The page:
A small doomsday project set aside long ago was dusted off and put into production. "Mother" robots would be used to perform all the functions of a human mother from carrying the embryo through fetal stages to birth. Socializing, educating, and protecting the children would continue until they had reached self-sufficiency. Reminded me of that early Superman movie where the baby Kal-El is given all the knowledge of his ancestors and information about his new home -Earth.

The story is well told traveling back and forth in time until reaching an equilibrium - the vestiges of mankind receding but the memories and knowledge of the past alive in the Mother Code and her human offspring. The characters are interesting and believable. It was simply told in a manner that seemed more like a Young Adult book but nonetheless engaging. Inherent in the story are questions of morality and spirituality that challenge the reader to question things.

Reviewer's Thoughts
As I neared the end of the book, the news of the corona virus broke out in the real world. It knocked me back on my heels. Are there plans in the works now that we don't know about to sustain human life beyond a pandemic?

Consider the scenario where we would relinquish care and raising of children to robots. I realized it was very possible. Think about it. We don't even have to parallel park our cars any more. SIRI provides answers to questions that used to require humans to think for themselves. How many people do you know that rely solely on their phones for everything.

Finally, it wasn't scary but maintained a positive and uplifting message. Those characters facing their own mortal end find the strength to put the future ahead of their own demise. Hurrah! And there's a secret in the story that I won't reveal. Find it for yourself!

Thanks to Netgalley for the ARC and the opportunity to review.
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From the publisher: It’s 2049, and the survival of the human race is at risk. Earth’s inhabitants must turn to their last resort: a plan to place genetically engineered children inside the cocoons of large-scale robots—to be incubated, birthed, and raised by machines. But there is yet one hope of preserving the human order—an intelligence programmed into these machines that renders each unique in its own right—the Mother Code. In a future that could be our own, The Mother Code explores what truly makes us human—and the tenuous nature of the boundaries between us and the machines we create.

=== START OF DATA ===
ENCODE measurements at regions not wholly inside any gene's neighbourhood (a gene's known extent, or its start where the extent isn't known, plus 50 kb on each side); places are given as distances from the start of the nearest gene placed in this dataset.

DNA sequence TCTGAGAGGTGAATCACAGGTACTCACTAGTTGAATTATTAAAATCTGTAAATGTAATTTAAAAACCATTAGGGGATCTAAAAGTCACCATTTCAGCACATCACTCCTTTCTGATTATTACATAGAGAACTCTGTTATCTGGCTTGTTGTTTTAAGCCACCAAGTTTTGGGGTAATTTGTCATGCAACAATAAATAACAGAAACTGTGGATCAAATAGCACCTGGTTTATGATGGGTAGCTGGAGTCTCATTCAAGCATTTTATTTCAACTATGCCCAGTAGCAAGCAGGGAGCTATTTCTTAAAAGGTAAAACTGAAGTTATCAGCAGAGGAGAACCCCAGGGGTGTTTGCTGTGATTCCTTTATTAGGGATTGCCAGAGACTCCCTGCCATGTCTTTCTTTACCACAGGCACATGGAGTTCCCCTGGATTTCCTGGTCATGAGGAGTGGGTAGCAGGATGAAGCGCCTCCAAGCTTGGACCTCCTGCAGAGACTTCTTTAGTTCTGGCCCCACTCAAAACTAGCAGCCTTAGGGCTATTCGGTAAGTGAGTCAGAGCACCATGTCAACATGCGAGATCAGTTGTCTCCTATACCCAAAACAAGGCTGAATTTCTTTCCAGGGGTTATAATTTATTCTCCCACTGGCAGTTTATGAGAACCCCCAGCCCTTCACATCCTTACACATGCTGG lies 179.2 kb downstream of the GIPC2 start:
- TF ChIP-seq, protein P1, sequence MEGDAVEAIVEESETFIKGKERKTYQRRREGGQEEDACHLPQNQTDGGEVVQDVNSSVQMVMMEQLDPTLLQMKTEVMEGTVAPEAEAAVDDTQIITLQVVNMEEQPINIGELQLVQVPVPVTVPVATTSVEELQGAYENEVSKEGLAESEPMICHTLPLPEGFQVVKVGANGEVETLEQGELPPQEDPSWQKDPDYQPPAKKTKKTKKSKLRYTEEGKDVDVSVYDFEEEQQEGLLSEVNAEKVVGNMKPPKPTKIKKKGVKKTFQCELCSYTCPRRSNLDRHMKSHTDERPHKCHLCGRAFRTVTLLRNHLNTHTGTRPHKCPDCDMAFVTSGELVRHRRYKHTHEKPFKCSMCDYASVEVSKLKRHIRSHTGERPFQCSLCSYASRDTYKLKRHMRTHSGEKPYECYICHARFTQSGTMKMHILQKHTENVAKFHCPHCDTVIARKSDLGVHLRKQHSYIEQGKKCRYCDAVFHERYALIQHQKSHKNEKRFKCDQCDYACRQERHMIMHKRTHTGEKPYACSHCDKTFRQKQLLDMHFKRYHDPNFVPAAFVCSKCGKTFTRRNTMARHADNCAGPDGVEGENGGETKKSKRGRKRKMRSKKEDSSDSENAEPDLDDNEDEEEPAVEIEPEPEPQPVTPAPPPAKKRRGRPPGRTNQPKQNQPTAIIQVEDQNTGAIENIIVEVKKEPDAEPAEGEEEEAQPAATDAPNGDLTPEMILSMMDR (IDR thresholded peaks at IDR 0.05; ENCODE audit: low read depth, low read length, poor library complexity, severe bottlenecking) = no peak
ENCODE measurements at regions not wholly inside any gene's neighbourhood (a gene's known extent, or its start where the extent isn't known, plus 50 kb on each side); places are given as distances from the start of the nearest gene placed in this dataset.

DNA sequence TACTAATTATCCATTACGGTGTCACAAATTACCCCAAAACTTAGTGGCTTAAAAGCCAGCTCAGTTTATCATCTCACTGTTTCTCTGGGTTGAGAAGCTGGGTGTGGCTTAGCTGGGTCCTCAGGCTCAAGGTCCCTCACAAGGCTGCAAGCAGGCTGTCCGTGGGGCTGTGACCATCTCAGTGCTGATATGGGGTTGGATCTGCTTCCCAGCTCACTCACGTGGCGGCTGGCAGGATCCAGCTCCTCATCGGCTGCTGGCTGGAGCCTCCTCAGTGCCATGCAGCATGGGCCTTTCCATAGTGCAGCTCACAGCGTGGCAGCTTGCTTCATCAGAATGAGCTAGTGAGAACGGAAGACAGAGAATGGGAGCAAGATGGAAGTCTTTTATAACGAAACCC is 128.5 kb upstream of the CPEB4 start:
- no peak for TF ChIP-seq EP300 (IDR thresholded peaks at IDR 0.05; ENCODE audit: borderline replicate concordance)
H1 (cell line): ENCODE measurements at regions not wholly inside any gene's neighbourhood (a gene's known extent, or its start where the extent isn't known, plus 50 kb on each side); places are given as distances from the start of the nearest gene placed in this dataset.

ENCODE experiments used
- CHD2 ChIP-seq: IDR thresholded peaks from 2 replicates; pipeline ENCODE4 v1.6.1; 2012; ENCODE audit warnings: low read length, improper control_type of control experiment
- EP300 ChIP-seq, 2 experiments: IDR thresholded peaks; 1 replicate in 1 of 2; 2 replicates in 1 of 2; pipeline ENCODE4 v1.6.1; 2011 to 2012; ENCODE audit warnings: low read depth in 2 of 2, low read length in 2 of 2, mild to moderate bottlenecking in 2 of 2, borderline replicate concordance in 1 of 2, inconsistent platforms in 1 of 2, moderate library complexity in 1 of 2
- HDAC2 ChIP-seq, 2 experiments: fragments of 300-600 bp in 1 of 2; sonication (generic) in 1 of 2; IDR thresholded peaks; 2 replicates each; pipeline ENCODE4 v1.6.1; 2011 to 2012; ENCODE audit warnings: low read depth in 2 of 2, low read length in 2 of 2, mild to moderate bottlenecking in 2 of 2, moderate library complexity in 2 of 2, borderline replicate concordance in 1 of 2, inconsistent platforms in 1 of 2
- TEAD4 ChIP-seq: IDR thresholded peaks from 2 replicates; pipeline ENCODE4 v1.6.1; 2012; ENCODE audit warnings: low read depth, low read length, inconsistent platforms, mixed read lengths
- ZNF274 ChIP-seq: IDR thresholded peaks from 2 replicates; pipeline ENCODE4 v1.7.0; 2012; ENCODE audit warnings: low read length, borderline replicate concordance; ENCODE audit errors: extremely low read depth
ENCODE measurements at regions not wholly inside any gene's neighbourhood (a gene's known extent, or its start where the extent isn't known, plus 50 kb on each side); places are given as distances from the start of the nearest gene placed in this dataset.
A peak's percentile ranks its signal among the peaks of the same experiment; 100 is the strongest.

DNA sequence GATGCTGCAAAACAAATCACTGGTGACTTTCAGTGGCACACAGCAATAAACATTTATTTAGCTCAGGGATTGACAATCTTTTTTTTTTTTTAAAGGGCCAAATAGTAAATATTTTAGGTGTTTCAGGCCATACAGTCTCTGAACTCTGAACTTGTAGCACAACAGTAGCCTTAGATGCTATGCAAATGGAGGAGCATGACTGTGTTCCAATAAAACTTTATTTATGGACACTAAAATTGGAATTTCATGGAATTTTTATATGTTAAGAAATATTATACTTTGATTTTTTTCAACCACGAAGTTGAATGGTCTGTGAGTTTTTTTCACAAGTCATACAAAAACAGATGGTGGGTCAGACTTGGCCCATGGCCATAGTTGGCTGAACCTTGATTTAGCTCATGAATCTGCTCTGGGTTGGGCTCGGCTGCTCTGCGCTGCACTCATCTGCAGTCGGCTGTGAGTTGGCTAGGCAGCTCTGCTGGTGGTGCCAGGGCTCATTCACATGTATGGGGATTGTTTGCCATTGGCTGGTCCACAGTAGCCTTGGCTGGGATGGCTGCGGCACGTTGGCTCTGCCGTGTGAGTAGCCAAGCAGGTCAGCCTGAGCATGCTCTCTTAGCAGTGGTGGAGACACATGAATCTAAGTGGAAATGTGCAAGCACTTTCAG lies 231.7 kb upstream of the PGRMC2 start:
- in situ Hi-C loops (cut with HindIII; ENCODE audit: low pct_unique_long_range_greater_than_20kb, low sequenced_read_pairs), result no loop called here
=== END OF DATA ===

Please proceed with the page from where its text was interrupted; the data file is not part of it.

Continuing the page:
The Mother Code has a terrific premise, but it didn’t quite live up to its promise for me. The military releases a bioweapon that causes a global pandemic. In a desperate attempt to save humanity, a fleet of robots is launched containing genetically engineered embryos. The robots are coded with the personalities of the real women who donated eggs to the project. The robots disperse, the babies are incubated inside them and born, and the mother robots raise the children. A core group of military strategists given an antidote survive the pandemic, along with pockets of naturally resistant humans like the Hopi. Years pass as the children grow up and the team of humans tries to find them.

The Mother Code is very readable and moves along at a brisk pace. I totally bought into the sequence of events at the beginning. However, as it moved toward the end I felt the plot twists were too Hollywood-esque. The narrative tension felt artificial.

I never felt I got to know the kids, who read like a casting call for a movie: the combative natural leader; the meditative naturalist who communes with snakes; the reckless tomboy; the shy mouse; the boy with almond-shaped eyes who is good at cooking; the black girl who starts a garden. In fact overall this entire book reads like a detailed movie script, and indeed Steven Spielberg has optioned the movie rights.